Cold showers also boost the immune system by activating two important virus fighting cytokines.  A German study indicated that gamma interferon and interleukin-4 are elevated and work more synergistically after the body was exposed to cold.  People who take cold showers on a regular basis have been shown to have a lower chance of developing cancer, colds, flu’s, hemorrhoids and varicose veins (10).

This paper hypothesizes that brief cold-water stress repeated daily over many months could enhance anti-tumor immunity and improve survival rate of a non-lymphoid cancer.

“In this perspective, there is accumulating evidence that daily brief cold stress via bath or shower hydrotherapy can increase both numbers and activity of peripheral cytotoxic T lymphocytes and natural killer cells, the major effectors of adaptive and innate tumor immunity, respectively”.

Infect Agent Cancer. 2007 Nov 13;2:20.

Possible stimulation of anti-tumor immunity using repeated cold stress: a hypothesis.

Shevchuk NA1, Radoja S.

Author information


The possible mechanism of the non-specific stimulation of cellular immunity by repeated cold stress appears to involve transient activation of the sympathetic nervous system, hypothalamic-pituitary-adrenal and hypothalamic-pituitary-thyroid axes

Daily moderate cold hydrotherapy is known to reduce pain and does not appear to have noticeable adverse effects on normal test subjects,

. adjunctive immunotherapy for some (non-lymphoid) cancers, including those caused by viral infections.

some studies have shown that it can cause transient arrhythmias in patients with heart problems and can also inhibit humoral immunity. Sudden immersion in ice-cold water can cause transient pulmonary edema and increase permeability of the blood-brain barrier, thereby increasing mortality of neurovirulent infections.


Preventing immune related Disorders

Taking cold showers on a regular basis also helps your body adapt to extreme temperatures better.  Sudden weather changes are one of the more challenging environmental stresses we have to deal with on a regular basis.  This is why so many people get colds & flu’s when the temperature drops.  People who take cold showers are more adaptable and their body responds to this stress more effectively.

Asthma, pain and Rheumatism

People who have suffered with chronic pain, rheumatism and asthma have reported great improvement from cold water immersions (3,

In this perspective, there is accumulating evidence that daily brief cold stress via bath or shower hydrotherapy can increase both numbers and activity of peripheral cytotoxic T lymphocytes and natural killer cells, the major effectors of adaptive and innate tumor immunity, respectively. This type of regimen (for 8 days) has been shown to improve survival of mice infected with intracellular parasite Toxoplasma gondii, which would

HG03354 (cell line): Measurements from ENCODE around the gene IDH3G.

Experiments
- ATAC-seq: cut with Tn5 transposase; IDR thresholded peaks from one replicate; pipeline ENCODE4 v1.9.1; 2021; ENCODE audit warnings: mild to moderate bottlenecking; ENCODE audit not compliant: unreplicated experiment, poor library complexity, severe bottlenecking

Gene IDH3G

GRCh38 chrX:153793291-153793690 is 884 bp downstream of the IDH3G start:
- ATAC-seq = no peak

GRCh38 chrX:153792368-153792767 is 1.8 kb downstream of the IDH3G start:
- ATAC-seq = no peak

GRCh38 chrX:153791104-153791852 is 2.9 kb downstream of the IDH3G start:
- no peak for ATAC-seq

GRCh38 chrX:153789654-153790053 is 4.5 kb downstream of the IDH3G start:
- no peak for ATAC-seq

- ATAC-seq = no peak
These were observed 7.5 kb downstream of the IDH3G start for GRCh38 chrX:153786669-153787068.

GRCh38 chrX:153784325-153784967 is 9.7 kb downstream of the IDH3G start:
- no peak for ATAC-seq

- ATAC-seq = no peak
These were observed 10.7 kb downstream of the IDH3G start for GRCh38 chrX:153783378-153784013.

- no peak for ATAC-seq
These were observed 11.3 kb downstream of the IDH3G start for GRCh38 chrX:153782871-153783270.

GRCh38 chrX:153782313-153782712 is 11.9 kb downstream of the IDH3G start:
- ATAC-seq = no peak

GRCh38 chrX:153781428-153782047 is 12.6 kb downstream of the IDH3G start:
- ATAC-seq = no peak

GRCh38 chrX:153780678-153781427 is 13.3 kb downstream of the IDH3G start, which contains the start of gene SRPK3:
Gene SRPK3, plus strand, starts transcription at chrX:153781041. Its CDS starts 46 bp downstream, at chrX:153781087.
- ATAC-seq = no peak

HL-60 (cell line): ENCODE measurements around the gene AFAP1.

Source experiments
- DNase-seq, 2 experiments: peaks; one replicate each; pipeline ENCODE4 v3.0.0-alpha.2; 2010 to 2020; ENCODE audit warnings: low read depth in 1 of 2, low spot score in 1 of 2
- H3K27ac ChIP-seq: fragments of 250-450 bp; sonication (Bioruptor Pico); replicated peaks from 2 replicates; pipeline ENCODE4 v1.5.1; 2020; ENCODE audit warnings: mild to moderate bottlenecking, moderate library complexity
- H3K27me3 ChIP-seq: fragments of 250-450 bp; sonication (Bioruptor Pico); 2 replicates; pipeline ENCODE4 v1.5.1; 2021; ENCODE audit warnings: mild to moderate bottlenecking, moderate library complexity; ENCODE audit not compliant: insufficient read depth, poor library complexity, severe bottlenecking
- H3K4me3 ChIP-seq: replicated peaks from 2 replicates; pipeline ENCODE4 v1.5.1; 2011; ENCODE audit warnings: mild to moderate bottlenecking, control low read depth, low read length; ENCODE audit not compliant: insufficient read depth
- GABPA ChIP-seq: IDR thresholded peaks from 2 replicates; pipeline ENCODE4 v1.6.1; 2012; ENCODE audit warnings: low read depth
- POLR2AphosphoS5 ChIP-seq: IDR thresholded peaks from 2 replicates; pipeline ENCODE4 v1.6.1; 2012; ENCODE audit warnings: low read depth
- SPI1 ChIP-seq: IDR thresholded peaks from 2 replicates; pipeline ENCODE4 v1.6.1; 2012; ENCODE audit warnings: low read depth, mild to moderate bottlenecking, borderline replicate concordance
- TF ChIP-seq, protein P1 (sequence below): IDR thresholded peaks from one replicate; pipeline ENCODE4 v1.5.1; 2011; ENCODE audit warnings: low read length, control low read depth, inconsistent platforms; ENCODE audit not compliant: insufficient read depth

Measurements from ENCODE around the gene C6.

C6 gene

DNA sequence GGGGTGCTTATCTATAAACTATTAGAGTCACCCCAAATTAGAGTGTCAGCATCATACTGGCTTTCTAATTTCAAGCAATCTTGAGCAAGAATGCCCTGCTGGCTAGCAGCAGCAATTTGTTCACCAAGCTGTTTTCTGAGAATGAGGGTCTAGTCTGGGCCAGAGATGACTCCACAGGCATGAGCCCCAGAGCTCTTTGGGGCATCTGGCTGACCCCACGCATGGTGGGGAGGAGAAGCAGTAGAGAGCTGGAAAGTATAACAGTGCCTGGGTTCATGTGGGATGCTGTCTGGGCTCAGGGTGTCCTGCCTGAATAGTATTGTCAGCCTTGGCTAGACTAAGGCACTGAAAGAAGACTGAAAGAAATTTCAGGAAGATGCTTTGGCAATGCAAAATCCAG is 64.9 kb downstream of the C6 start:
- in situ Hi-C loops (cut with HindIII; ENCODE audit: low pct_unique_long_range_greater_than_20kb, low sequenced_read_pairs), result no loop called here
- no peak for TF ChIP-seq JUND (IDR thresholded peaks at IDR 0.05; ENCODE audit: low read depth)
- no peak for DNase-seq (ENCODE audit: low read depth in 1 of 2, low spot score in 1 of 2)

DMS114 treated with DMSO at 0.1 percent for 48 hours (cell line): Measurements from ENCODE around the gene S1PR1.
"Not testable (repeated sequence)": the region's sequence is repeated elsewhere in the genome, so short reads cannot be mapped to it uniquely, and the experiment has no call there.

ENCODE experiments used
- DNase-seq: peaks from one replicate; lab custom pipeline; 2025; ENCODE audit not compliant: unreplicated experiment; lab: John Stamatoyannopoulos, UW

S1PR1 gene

Sports Med. 2013 Nov;43(11):1101-30. doi: 10.1007/s40279-013-0063-8.

Water immersion recovery for athletes: effect on exercise performance and practical recommendations.

Versey NG1, Halson SL, Dawson BT.

Author information


Water immersion is increasingly being used by elite athletes seeking to minimize fatigue and accelerate post-exercise recovery. Accelerated short-term (hours to days) recovery may improve competition performance, allow greater training loads or enhance the effect of a given training load. However, the optimal water immersion protocols to assist short-term recovery of performance still remain unclear. This article will review the water immersion recovery protocols investigated in the literature, their effects on performance recovery


It also opens up the lungs and enhances respiration and the bodies’ oxygen intake and utilization.

Cold Showers Boost Metabolism and Athlete’s Recovery

In summary, quantitative and qualitative analyses demonstrated that immediate CWI performed after a HIIS resulted in better next day running performance (YRT), while delayed (3 h) CWI was also likely to result in improved YRT performance, compared to no CWI. Importantly, greater benefit was associated with immediate CWI. This information is pertinent to athletes, particularly if they do not have immediate access to recovery facilities following exercise performance.


Cold showers have also been shown to improve metabolism and fat burning (11).   There are white fat cells and brown fat cells.   Brown fat contains more mitochondria than white fat and burns more energy in order to produce heat.  Individuals who live in colder climates and/or use cold showers produce more brown fat for greater body heat production.  Brown fat helps protect us from aging, fights obesity and reduces the risk of degenerative disease (12).

There was no correlation between changes in rectal temperature and changes in hormone production. Our data supported the hypothesis that physiological changes induced by water immersion are mediated by humoral control mechanisms, while responses induced by cold are mainly due to increased activity of the sympathetic nervous system.


Obesity crisis

Cold acclimation recruits human brown fat and increases nonshivering thermogenesis

Anouk A.J.J. van der Lans,1 Joris Hoeks,1 Boudewijn Brans,2 Guy H.E.J. Vijgen,1,3 Mariëlle G.W. Visser,2 Maarten J. Vosselman,1 Jan Hansen,1 Johanna A. Jörgensen,1 Jun Wu,4 Felix M. Mottaghy,2,5 Patrick Schrauwen,1 and Wouter D. van Marken Lichtenbelt1

First published July 15, 2013 – More info

In recent years, it has been shown that humans have active brown adipose tissue (BAT) depots, raising the question of whether activation and recruitment of BAT can be a target to counterbalance the current obesity pandemic. Here, we show that a 10-day cold acclimation protocol in humans increases BAT activity in parallel with an increase in nonshivering thermogenesis (NST). 

The combined results suggest that a variable indoor environment with frequent cold exposures might be an acceptable and economic manner to increase energy expenditure and may contribute to counteracting the current obesity epidemic.

Brown adipose tissue (BAT) is a thermogenic tissue, the main function of which is heat production (nonshivering thermogenesis [NST]) when activated by cold exposure. Nowadays, it is well recognized that BAT is present and active in human adults (1–3).